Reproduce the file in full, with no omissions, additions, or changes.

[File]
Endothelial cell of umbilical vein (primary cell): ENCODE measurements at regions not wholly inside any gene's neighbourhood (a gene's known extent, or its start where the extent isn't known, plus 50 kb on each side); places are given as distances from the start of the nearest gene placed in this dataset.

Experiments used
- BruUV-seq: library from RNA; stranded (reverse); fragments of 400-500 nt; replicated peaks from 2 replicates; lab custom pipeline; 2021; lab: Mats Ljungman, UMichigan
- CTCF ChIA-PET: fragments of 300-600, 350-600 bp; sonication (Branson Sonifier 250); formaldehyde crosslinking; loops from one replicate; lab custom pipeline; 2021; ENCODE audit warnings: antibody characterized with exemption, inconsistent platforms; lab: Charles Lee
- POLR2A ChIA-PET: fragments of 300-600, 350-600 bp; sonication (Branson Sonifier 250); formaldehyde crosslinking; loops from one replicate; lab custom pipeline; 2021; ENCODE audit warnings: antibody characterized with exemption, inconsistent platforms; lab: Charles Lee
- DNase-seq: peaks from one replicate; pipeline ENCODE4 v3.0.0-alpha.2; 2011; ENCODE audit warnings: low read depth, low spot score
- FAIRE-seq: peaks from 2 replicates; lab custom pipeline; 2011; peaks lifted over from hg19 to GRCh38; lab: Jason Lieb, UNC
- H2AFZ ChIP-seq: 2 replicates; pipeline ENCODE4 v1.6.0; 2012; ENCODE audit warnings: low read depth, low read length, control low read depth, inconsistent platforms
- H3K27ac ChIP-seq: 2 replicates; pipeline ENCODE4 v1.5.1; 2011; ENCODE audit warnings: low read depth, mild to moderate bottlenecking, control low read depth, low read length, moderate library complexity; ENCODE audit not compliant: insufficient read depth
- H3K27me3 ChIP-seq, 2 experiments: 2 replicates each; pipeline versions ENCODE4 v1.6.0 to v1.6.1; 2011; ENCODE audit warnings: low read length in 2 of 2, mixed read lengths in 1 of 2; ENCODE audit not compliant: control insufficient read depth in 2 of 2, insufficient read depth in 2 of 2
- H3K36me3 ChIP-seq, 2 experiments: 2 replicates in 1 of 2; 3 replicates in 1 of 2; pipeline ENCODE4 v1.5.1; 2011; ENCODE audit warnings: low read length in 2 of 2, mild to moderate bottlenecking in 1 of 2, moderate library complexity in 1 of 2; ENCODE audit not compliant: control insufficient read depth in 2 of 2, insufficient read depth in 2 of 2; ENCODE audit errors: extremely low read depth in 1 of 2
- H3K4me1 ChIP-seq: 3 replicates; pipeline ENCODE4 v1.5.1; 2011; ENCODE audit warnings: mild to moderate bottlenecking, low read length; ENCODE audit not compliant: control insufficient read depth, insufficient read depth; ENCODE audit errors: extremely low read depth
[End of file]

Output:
Endothelial cell of umbilical vein (primary cell): ENCODE measurements at regions not wholly inside any gene's neighbourhood (a gene's known extent, or its start where the extent isn't known, plus 50 kb on each side); places are given as distances from the start of the nearest gene placed in this dataset.

Experiments used
- BruUV-seq: library from RNA; stranded (reverse); fragments of 400-500 nt; replicated peaks from 2 replicates; lab custom pipeline; 2021; lab: Mats Ljungman, UMichigan
- CTCF ChIA-PET: fragments of 300-600, 350-600 bp; sonication (Branson Sonifier 250); formaldehyde crosslinking; loops from one replicate; lab custom pipeline; 2021; ENCODE audit warnings: antibody characterized with exemption, inconsistent platforms; lab: Charles Lee
- POLR2A ChIA-PET: fragments of 300-600, 350-600 bp; sonication (Branson Sonifier 250); formaldehyde crosslinking; loops from one replicate; lab custom pipeline; 2021; ENCODE audit warnings: antibody characterized with exemption, inconsistent platforms; lab: Charles Lee
- DNase-seq: peaks from one replicate; pipeline ENCODE4 v3.0.0-alpha.2; 2011; ENCODE audit warnings: low read depth, low spot score
- FAIRE-seq: peaks from 2 replicates; lab custom pipeline; 2011; peaks lifted over from hg19 to GRCh38; lab: Jason Lieb, UNC
- H2AFZ ChIP-seq: 2 replicates; pipeline ENCODE4 v1.6.0; 2012; ENCODE audit warnings: low read depth, low read length, control low read depth, inconsistent platforms
- H3K27ac ChIP-seq: 2 replicates; pipeline ENCODE4 v1.5.1; 2011; ENCODE audit warnings: low read depth, mild to moderate bottlenecking, control low read depth, low read length, moderate library complexity; ENCODE audit not compliant: insufficient read depth
- H3K27me3 ChIP-seq, 2 experiments: 2 replicates each; pipeline versions ENCODE4 v1.6.0 to v1.6.1; 2011; ENCODE audit warnings: low read length in 2 of 2, mixed read lengths in 1 of 2; ENCODE audit not compliant: control insufficient read depth in 2 of 2, insufficient read depth in 2 of 2
- H3K36me3 ChIP-seq, 2 experiments: 2 replicates in 1 of 2; 3 replicates in 1 of 2; pipeline ENCODE4 v1.5.1; 2011; ENCODE audit warnings: low read length in 2 of 2, mild to moderate bottlenecking in 1 of 2, moderate library complexity in 1 of 2; ENCODE audit not compliant: control insufficient read depth in 2 of 2, insufficient read depth in 2 of 2; ENCODE audit errors: extremely low read depth in 1 of 2
- H3K4me1 ChIP-seq: 3 replicates; pipeline ENCODE4 v1.5.1; 2011; ENCODE audit warnings: mild to moderate bottlenecking, low read length; ENCODE audit not compliant: control insufficient read depth, insufficient read depth; ENCODE audit errors: extremely low read depth